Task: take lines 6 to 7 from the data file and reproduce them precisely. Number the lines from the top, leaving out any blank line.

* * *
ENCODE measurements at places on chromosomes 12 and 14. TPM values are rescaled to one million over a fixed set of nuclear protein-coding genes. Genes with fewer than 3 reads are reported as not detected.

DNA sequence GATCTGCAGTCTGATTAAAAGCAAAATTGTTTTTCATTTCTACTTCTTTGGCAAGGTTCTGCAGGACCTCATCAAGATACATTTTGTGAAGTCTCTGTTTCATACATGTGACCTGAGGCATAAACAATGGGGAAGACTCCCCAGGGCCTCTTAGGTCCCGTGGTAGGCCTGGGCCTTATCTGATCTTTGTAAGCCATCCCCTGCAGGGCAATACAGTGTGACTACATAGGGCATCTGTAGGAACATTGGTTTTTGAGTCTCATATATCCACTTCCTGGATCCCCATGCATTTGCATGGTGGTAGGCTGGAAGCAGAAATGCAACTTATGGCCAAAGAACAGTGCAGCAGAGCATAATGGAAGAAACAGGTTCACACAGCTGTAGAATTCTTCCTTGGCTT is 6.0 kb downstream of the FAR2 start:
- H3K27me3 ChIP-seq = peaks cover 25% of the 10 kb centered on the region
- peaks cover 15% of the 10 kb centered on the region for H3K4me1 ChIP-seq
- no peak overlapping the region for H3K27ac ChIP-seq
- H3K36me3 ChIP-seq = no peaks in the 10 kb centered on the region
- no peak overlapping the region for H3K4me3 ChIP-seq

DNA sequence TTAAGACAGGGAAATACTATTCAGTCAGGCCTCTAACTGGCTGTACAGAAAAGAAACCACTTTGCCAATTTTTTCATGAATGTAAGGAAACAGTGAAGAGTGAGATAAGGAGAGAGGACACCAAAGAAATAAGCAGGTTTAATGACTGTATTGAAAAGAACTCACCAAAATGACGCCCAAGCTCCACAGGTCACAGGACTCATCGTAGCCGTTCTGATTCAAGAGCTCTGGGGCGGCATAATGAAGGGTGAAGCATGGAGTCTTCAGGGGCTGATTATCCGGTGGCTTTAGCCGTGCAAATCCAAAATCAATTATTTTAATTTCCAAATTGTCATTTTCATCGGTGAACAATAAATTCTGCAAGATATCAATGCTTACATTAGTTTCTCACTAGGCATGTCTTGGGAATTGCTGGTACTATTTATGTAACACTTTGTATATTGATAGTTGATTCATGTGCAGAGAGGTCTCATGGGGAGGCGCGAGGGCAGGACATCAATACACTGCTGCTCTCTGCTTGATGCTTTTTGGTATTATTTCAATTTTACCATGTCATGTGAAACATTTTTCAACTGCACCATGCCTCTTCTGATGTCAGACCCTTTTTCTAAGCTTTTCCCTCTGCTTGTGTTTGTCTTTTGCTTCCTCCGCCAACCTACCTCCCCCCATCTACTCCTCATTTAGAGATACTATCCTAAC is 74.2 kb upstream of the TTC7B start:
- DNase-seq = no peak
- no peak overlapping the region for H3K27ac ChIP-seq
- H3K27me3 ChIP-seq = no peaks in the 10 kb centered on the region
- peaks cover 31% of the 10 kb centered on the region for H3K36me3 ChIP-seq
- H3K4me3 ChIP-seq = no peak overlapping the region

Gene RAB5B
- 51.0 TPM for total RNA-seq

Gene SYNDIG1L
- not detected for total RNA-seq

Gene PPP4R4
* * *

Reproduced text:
- H3K36me3 ChIP-seq = no peaks in the 10 kb centered on the region
- no peak overlapping the region for H3K4me3 ChIP-seq